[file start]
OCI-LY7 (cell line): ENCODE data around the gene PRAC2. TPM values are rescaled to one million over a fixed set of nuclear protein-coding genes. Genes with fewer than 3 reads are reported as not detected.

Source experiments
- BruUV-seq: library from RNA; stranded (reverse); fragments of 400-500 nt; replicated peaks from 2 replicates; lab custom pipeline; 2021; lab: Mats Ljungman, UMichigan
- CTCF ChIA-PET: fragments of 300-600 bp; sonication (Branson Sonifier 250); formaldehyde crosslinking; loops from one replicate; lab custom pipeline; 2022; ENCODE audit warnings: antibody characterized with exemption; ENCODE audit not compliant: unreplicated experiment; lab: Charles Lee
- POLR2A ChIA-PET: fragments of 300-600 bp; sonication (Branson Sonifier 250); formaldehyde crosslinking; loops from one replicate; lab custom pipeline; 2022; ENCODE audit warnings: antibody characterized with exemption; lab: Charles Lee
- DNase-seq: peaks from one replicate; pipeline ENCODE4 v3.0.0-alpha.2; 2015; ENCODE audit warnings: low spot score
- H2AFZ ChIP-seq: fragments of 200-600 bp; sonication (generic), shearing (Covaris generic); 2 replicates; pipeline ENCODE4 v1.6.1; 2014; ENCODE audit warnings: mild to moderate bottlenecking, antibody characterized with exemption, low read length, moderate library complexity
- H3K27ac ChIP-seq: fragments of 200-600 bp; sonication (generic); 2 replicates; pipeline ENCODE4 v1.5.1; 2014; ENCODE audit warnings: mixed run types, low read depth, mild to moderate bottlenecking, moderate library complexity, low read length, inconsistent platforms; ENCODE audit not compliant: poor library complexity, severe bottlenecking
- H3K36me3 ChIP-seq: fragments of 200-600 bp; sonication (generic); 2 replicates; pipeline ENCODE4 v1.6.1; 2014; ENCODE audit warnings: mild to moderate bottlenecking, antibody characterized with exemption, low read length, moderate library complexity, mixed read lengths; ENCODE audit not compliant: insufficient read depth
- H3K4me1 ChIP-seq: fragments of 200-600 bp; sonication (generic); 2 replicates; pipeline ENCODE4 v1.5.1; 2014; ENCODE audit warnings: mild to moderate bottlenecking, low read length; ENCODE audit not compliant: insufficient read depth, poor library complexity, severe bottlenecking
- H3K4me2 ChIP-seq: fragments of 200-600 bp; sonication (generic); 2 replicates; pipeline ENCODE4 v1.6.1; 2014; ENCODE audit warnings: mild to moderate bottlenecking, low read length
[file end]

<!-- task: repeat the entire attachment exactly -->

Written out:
OCI-LY7 (cell line): ENCODE data around the gene PRAC2. TPM values are rescaled to one million over a fixed set of nuclear protein-coding genes. Genes with fewer than 3 reads are reported as not detected.

Source experiments
- BruUV-seq: library from RNA; stranded (reverse); fragments of 400-500 nt; replicated peaks from 2 replicates; lab custom pipeline; 2021; lab: Mats Ljungman, UMichigan
- CTCF ChIA-PET: fragments of 300-600 bp; sonication (Branson Sonifier 250); formaldehyde crosslinking; loops from one replicate; lab custom pipeline; 2022; ENCODE audit warnings: antibody characterized with exemption; ENCODE audit not compliant: unreplicated experiment; lab: Charles Lee
- POLR2A ChIA-PET: fragments of 300-600 bp; sonication (Branson Sonifier 250); formaldehyde crosslinking; loops from one replicate; lab custom pipeline; 2022; ENCODE audit warnings: antibody characterized with exemption; lab: Charles Lee
- DNase-seq: peaks from one replicate; pipeline ENCODE4 v3.0.0-alpha.2; 2015; ENCODE audit warnings: low spot score
- H2AFZ ChIP-seq: fragments of 200-600 bp; sonication (generic), shearing (Covaris generic); 2 replicates; pipeline ENCODE4 v1.6.1; 2014; ENCODE audit warnings: mild to moderate bottlenecking, antibody characterized with exemption, low read length, moderate library complexity
- H3K27ac ChIP-seq: fragments of 200-600 bp; sonication (generic); 2 replicates; pipeline ENCODE4 v1.5.1; 2014; ENCODE audit warnings: mixed run types, low read depth, mild to moderate bottlenecking, moderate library complexity, low read length, inconsistent platforms; ENCODE audit not compliant: poor library complexity, severe bottlenecking
- H3K36me3 ChIP-seq: fragments of 200-600 bp; sonication (generic); 2 replicates; pipeline ENCODE4 v1.6.1; 2014; ENCODE audit warnings: mild to moderate bottlenecking, antibody characterized with exemption, low read length, moderate library complexity, mixed read lengths; ENCODE audit not compliant: insufficient read depth
- H3K4me1 ChIP-seq: fragments of 200-600 bp; sonication (generic); 2 replicates; pipeline ENCODE4 v1.5.1; 2014; ENCODE audit warnings: mild to moderate bottlenecking, low read length; ENCODE audit not compliant: insufficient read depth, poor library complexity, severe bottlenecking
- H3K4me2 ChIP-seq: fragments of 200-600 bp; sonication (generic); 2 replicates; pipeline ENCODE4 v1.6.1; 2014; ENCODE audit warnings: mild to moderate bottlenecking, low read length